Lorne Carr - Right Wing - 1933/34-1945/46
Signed as an undrafted free agent by the New York Rangers, Carr debuted during the 1933/34 season. Carr scored 426 points (204G, 222A) in 580 games, as well as 19 points (10G, 9A) in 53 playoff games, for the New York Rangers (1933/34), New York Americans (1934/35-1940/41), and Toronto Maple Leafs (1941/42-1945/46).
Carr won the Stanley Cup in 1942 and 1945 with the Toronto Maple Leafs. He earned First-Team All-Star honours in 1943 and 1944.
Carr was another older name in NHL history who isn’t in the Hall but who may deserve consideration. While he wasn’t a goals or points leader at any point, he earned All-Star honours twice and won two championships. He was also an early scorer of numbers fans today would consider modern, with seasons late in his career of 27 goals and 60 points and of 36 goals and 74 points.
Wayne Cashman - Left Wing - 1964/65, 1967/68-1982/83
Signed as an undrafted free agent by the Boston Bruins, Cashman debuted during the 1964/65 season. Cashman scored 793 points (277G, 516A) in 1027 games, as well as 88 points (31G, 57A) in 145 playoff games, for the Boston Bruins (1964/65, 1967/68-1982/83).
Cashman won the Stanley Cup in 1970 and 1972 with the Boston Bruins. Cashman earned Second-Team All-Star honours in 1974 and played in one All-Star Game, representing Boston in 1974. Internationally, he represented Canada, winning the 1972 Summit Series.
Cashman’s point scoring doesn’t quite jump off the page like some other stars with the Bruins during his tenure with them, but he has a nice list of accomplishments with them. Cashman played on a line with Bruins scoring stars Phil Esposito and Ken Hodge during the early part of his stint there, acting as the line’s physical powerhouse as the Bruins won the Stanley Cup in 1970 and 1972. In 1974, the year the Bruins lost to the first of the Philadelphia Flyers’ two Cups, Cashman parlayed career highs of 30 goals and 89 points into an All-Star Game appearance representing Boston and Second Team All-Star honours. Following Hall of Fame teammate John Bucyk’s retirement in 1977, Cashman was named team captain, and he would lead the Bruins to two more Stanley Cup Final appearances, losing to Montreal in both 1977 and 1978, before retiring himself in 1983.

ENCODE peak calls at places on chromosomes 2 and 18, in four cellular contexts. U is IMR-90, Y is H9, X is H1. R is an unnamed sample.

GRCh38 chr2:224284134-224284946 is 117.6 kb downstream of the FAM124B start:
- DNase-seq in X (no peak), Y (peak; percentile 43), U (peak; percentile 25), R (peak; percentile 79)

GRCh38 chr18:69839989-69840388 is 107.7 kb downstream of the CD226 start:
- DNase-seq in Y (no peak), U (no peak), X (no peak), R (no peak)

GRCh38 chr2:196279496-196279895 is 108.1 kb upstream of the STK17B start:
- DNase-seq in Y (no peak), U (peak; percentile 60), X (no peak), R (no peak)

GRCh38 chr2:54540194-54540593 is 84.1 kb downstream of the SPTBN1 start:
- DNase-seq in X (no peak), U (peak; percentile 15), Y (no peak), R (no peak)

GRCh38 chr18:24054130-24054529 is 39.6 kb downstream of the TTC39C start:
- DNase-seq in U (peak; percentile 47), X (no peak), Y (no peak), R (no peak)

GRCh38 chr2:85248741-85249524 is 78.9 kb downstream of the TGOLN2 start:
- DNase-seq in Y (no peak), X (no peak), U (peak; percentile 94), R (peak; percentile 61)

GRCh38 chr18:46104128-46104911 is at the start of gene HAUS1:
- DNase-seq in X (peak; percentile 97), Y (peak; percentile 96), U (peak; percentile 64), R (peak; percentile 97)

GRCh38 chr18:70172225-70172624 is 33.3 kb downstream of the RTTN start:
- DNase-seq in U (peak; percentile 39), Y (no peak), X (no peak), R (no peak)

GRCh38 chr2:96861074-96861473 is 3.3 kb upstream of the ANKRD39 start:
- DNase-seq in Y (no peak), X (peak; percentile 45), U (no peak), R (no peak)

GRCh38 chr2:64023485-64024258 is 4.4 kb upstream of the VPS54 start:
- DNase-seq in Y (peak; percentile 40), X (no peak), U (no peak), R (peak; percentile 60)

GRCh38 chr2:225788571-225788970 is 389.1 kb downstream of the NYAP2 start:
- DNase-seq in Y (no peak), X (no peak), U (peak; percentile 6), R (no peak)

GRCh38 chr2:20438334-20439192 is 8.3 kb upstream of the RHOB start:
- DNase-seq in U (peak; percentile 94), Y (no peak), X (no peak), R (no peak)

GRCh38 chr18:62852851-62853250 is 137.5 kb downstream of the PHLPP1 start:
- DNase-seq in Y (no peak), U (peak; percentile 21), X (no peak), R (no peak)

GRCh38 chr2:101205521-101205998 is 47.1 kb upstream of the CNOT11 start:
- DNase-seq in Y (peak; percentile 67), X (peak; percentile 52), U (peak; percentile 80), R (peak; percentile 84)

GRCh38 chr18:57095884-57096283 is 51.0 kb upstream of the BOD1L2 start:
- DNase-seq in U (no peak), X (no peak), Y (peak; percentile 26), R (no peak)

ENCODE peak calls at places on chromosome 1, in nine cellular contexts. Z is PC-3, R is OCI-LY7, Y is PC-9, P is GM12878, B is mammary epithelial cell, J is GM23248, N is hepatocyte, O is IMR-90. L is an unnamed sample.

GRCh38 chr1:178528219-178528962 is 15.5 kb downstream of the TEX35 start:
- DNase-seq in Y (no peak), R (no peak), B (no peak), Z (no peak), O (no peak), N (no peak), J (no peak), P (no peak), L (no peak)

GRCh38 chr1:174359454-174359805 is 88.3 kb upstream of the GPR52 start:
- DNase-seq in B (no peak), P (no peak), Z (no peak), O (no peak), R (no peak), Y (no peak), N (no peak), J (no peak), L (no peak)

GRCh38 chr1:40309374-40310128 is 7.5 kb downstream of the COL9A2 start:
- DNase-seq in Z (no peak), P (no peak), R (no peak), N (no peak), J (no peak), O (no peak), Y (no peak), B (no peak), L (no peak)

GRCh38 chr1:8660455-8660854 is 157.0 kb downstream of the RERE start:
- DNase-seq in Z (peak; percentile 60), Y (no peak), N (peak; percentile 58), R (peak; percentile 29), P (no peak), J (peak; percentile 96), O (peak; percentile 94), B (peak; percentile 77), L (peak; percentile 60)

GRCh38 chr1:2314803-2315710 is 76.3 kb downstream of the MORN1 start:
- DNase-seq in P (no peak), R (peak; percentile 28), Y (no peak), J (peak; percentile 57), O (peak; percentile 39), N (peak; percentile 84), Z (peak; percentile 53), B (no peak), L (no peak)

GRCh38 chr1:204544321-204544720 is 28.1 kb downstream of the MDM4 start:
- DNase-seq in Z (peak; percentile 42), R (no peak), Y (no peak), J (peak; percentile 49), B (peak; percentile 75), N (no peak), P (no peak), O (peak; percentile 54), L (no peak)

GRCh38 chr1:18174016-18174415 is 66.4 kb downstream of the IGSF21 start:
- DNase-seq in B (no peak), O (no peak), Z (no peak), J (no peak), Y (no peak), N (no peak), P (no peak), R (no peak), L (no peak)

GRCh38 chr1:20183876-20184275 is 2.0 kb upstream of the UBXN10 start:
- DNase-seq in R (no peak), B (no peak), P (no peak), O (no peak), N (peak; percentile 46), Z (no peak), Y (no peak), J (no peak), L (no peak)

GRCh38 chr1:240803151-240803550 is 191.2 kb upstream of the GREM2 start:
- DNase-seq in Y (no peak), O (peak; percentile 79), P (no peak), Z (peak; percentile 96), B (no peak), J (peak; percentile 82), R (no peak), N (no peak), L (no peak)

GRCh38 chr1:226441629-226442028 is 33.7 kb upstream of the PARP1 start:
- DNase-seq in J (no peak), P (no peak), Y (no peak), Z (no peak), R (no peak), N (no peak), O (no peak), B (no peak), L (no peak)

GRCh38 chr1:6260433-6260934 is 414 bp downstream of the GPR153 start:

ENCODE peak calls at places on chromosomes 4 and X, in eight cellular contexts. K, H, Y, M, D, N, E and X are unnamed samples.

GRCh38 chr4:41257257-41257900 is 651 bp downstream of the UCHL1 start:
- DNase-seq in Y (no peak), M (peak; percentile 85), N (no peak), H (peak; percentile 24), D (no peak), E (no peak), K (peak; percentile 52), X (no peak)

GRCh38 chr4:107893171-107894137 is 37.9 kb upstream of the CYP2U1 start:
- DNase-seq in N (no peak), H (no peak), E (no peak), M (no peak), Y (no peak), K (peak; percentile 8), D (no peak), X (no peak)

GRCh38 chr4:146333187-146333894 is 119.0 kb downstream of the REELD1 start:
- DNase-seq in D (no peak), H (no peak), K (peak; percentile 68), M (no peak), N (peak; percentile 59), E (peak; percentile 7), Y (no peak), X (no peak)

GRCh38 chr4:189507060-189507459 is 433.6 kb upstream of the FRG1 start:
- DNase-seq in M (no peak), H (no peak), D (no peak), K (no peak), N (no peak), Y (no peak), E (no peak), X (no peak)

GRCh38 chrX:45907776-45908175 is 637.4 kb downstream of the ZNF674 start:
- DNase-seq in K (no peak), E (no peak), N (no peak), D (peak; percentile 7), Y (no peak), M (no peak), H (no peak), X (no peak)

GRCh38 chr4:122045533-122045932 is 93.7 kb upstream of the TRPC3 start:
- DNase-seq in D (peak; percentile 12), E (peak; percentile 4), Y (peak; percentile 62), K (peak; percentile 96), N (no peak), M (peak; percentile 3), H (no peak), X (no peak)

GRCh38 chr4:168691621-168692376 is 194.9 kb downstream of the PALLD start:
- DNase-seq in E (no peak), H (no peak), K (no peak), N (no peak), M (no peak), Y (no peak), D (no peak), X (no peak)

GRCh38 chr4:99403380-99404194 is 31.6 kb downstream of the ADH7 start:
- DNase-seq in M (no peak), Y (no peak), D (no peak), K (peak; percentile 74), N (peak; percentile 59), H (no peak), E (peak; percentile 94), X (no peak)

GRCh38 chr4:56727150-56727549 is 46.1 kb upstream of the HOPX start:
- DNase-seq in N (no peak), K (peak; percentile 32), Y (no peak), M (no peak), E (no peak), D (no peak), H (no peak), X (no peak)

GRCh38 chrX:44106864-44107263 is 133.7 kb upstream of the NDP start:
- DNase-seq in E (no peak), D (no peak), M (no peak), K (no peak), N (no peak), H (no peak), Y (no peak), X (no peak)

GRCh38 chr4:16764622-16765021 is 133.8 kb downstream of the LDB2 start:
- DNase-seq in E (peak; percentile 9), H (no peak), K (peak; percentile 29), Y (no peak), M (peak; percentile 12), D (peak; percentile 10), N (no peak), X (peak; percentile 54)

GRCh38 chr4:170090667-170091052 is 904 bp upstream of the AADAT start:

Shawn Chambers - Defence - 1987/88-1999/00
Drafted in the 1987 NHL Supplemental Draft by the Minnesota North Stars, Chambers debuted during the 1987/88 season. Chambers scored 235 points (50G, 185A) in 625 games, as well as 33 points (7G, 26A) in 94 playoff games, for the Minnesota North Stars and Dallas Stars (1987/88-1990/91, 1997/98-1999/00), Washington Capitals (1991/92), Tampa Bay Lightning (1992/93-partway through 1994/95), and New Jersey Devils (partway through 1994/95-1996/97).
Chambers won the Stanley Cup in 1995 with the New Jersey Devils and in 1999 with the Dallas Stars. Internationally, he represented the United States, winning Gold at the 1996 World Cup of Hockey.
Chambers is definitely not a player that sticks out as a Hall of Fame candidate. His career was fairly short and even at his peak offensively his production was quite modest. But it’s my list so I decide what constitutes “fame.” Anyone reading this who is familiar with video games, especially EA Sports’ NHL series will recognize Chambers as the owner a rating of 1 in NHLPA Hockey ‘93, the record-holder for lowest-rated video game athlete ever. He may also be recognized as the North Stars player being deked out by Mario Lemieux for a Stanley Cup-winning goal in the Hockey Night in Canada intro used from 2008/09 until 2013/14. Thing is, things like that have immortalized him to an extent. His main argument in favour of being inducted is his unique story. Chambers was drafted in the Supplemental Draft, an extension of the main Entry Draft where teams selected college players who were no longer eligible for the Entry Draft, abolished in 1995 with the new CBA. The Supplemental Draft did bring forth some notable NHLers, such as John Cullen, Steve Rucchin, and... um... Bob Kudelski, but Chambers is probably the most successful player to come out of it, being not only the only Supplmental Draft pick to have two Stanley Cups, but the only one to have won any Cups.
Jonathan Cheechoo - Right Wing - 2002/03-2009/10
Drafted in the second round, 29th overall, in the 1998 NHL Entry Draft by the San Jose Sharks, Cheechoo debuted during the 2002/03 season. Cheechoo scored 305 points (170G, 135A) in 501 games, as well as 35 points (16G, 19A) in 59 playoff games, for the San Jose Sharks (2002/03-2008/09) and Ottawa Senators (2009/10).